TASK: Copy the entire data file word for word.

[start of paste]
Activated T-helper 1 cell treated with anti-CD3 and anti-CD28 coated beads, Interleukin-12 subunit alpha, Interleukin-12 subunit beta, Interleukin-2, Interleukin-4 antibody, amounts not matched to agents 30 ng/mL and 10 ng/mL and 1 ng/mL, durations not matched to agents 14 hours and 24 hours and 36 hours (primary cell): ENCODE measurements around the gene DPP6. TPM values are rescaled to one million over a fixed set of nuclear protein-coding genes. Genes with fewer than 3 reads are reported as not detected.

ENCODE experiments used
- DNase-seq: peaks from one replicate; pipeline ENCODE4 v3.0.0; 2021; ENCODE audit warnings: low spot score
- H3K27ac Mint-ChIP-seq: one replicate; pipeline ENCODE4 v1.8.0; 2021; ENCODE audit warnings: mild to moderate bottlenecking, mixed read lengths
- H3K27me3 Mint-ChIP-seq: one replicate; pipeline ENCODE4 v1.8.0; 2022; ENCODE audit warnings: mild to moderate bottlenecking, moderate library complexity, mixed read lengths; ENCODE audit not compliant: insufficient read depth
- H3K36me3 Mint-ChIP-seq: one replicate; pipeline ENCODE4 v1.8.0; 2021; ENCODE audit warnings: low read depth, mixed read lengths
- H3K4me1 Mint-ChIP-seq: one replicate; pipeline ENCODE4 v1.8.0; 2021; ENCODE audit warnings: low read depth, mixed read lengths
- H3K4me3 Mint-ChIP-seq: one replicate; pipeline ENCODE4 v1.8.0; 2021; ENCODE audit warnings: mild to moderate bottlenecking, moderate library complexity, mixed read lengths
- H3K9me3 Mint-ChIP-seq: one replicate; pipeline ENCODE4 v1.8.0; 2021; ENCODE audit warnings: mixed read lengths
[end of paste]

Activated T-helper 1 cell treated with anti-CD3 and anti-CD28 coated beads, Interleukin-12 subunit alpha, Interleukin-12 subunit beta, Interleukin-2, Interleukin-4 antibody, amounts not matched to agents 30 ng/mL and 10 ng/mL and 1 ng/mL, durations not matched to agents 14 hours and 24 hours and 36 hours (primary cell): ENCODE measurements around the gene DPP6. TPM values are rescaled to one million over a fixed set of nuclear protein-coding genes. Genes with fewer than 3 reads are reported as not detected.

ENCODE experiments used
- DNase-seq: peaks from one replicate; pipeline ENCODE4 v3.0.0; 2021; ENCODE audit warnings: low spot score
- H3K27ac Mint-ChIP-seq: one replicate; pipeline ENCODE4 v1.8.0; 2021; ENCODE audit warnings: mild to moderate bottlenecking, mixed read lengths
- H3K27me3 Mint-ChIP-seq: one replicate; pipeline ENCODE4 v1.8.0; 2022; ENCODE audit warnings: mild to moderate bottlenecking, moderate library complexity, mixed read lengths; ENCODE audit not compliant: insufficient read depth
- H3K36me3 Mint-ChIP-seq: one replicate; pipeline ENCODE4 v1.8.0; 2021; ENCODE audit warnings: low read depth, mixed read lengths
- H3K4me1 Mint-ChIP-seq: one replicate; pipeline ENCODE4 v1.8.0; 2021; ENCODE audit warnings: low read depth, mixed read lengths
- H3K4me3 Mint-ChIP-seq: one replicate; pipeline ENCODE4 v1.8.0; 2021; ENCODE audit warnings: mild to moderate bottlenecking, moderate library complexity, mixed read lengths
- H3K9me3 Mint-ChIP-seq: one replicate; pipeline ENCODE4 v1.8.0; 2021; ENCODE audit warnings: mixed read lengths